The civilian, a man in his fifties with an enormous grey beard protruding over his felt coat, cast one fearful glance at Duhrn and complied, coming to stand next to him. Only now did Skorzeny notice that he did seem to suffer from some kind of skin disorder, since his complexion seemed too coarse, almost grainy.
‘Master Lichtenauer, this is Sturmbannführer Otto Skorzeny, an officer of the armed forces of the German Reich. Otto, this is Master Johannes Lichtenauer, founder of the German School of Swordmanship and the single greatest teacher of the art of longsword fencing in history!’
Skorzeny stared. ‘Are you more than usually insane, Günther? Johannes Lichtenauer lived in the 14th century, and the art of longsword fencing has been dead for the last two hundred years!’
‘Dead?’ the man presented as Lichtenauer whispered, looking grief-struck. ‘I beg thee, Herr Offizer, I doth be Johannes Lichtenauer recast in this impious travesty of flesh by thyne aquintance, Herr Duhrn. A pagan and a necromancer doth he be, having roused me from my mortal remains to serve him in this Hellish realm, that he claimeth to be Germany. If thou art in truth a soldier, I beg thee: free me from him, take me into thyne service, and in return thou and thyne men shalt be instructed in the noble art of the sword! It pains me to think that mine art doth have perished in the long centuries passed since my demise. And once thou have learnt well, then as payment shalt thou return me, after confession and last rites, once more to my eternal sleep, so that I might violate the Laws of God no more!’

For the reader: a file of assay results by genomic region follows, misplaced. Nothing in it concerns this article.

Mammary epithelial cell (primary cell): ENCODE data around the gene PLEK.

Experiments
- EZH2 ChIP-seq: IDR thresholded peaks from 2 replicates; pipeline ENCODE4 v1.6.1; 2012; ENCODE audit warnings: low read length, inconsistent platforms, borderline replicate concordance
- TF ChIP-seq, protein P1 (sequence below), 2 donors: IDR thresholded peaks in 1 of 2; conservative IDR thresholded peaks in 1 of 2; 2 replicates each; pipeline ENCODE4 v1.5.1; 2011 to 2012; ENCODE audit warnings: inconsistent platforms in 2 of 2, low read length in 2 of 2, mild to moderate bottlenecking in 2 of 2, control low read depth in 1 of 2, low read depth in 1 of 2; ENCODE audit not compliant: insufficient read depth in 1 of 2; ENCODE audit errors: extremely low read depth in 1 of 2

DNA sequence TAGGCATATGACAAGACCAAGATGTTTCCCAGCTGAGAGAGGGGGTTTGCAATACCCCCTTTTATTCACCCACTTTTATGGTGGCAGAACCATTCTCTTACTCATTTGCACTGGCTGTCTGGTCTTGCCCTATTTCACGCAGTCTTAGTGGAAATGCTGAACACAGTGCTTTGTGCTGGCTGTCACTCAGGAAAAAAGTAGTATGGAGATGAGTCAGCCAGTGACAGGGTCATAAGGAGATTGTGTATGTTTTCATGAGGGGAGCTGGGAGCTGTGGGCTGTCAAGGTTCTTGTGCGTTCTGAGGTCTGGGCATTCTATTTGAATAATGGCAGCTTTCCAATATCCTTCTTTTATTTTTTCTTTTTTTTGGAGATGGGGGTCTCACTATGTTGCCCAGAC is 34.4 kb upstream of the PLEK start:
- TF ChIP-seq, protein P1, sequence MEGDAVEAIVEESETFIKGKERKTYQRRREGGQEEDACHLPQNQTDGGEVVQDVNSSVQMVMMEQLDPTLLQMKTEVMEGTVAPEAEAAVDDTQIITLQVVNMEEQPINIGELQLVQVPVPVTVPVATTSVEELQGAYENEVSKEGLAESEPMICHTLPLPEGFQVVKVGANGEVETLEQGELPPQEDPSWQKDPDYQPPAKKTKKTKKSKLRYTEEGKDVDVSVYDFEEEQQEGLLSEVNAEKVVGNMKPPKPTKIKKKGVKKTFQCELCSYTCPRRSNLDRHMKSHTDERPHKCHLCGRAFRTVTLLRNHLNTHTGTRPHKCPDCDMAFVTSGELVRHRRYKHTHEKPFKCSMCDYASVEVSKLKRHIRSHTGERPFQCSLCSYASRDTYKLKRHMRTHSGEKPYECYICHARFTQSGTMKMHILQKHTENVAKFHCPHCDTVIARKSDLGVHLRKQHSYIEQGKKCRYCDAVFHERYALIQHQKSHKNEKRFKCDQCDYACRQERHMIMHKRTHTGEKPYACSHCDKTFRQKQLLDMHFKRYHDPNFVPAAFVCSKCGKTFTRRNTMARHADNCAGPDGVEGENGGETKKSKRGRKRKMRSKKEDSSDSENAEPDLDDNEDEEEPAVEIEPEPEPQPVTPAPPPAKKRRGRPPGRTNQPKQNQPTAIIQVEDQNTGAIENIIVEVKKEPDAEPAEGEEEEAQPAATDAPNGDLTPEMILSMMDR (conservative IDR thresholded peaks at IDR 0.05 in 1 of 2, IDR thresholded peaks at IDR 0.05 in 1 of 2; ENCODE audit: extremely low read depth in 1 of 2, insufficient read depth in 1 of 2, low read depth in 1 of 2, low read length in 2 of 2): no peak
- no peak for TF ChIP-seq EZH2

Skorzney stared with open mouth at the famous fencing master, five centuries dead.
‘See?’ Duhrn said with a sardonic smile on his thin lips. ‘I told you so!’